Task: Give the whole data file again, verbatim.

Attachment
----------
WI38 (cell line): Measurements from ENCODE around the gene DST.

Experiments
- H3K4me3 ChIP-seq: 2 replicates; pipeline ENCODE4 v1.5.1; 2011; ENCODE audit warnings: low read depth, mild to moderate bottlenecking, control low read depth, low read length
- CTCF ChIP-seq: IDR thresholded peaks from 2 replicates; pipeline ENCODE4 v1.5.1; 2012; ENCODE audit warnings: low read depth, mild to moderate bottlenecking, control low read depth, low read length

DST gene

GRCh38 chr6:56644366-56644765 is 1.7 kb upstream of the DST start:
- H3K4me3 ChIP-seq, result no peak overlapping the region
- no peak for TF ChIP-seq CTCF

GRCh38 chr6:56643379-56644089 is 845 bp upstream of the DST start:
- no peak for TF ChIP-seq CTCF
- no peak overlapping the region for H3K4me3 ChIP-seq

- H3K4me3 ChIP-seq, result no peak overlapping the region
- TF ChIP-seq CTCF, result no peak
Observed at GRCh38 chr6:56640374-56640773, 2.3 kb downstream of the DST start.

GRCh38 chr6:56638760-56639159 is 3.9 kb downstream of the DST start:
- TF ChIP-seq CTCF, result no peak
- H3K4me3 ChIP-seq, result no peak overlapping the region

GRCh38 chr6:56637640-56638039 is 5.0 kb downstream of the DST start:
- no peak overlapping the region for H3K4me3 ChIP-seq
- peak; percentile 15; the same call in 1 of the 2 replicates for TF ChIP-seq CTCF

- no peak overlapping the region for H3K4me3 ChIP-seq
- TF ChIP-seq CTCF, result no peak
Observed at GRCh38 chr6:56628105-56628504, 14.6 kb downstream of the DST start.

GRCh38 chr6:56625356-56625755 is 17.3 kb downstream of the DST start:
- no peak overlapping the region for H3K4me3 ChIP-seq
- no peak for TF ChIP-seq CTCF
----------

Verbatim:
WI38 (cell line): Measurements from ENCODE around the gene DST.

Experiments
- H3K4me3 ChIP-seq: 2 replicates; pipeline ENCODE4 v1.5.1; 2011; ENCODE audit warnings: low read depth, mild to moderate bottlenecking, control low read depth, low read length
- CTCF ChIP-seq: IDR thresholded peaks from 2 replicates; pipeline ENCODE4 v1.5.1; 2012; ENCODE audit warnings: low read depth, mild to moderate bottlenecking, control low read depth, low read length

DST gene

GRCh38 chr6:56644366-56644765 is 1.7 kb upstream of the DST start:
- H3K4me3 ChIP-seq, result no peak overlapping the region
- no peak for TF ChIP-seq CTCF

GRCh38 chr6:56643379-56644089 is 845 bp upstream of the DST start:
- no peak for TF ChIP-seq CTCF
- no peak overlapping the region for H3K4me3 ChIP-seq

- H3K4me3 ChIP-seq, result no peak overlapping the region
- TF ChIP-seq CTCF, result no peak
Observed at GRCh38 chr6:56640374-56640773, 2.3 kb downstream of the DST start.

GRCh38 chr6:56638760-56639159 is 3.9 kb downstream of the DST start:
- TF ChIP-seq CTCF, result no peak
- H3K4me3 ChIP-seq, result no peak overlapping the region

GRCh38 chr6:56637640-56638039 is 5.0 kb downstream of the DST start:
- no peak overlapping the region for H3K4me3 ChIP-seq
- peak; percentile 15; the same call in 1 of the 2 replicates for TF ChIP-seq CTCF

- no peak overlapping the region for H3K4me3 ChIP-seq
- TF ChIP-seq CTCF, result no peak
Observed at GRCh38 chr6:56628105-56628504, 14.6 kb downstream of the DST start.

GRCh38 chr6:56625356-56625755 is 17.3 kb downstream of the DST start:
- no peak overlapping the region for H3K4me3 ChIP-seq
- no peak for TF ChIP-seq CTCF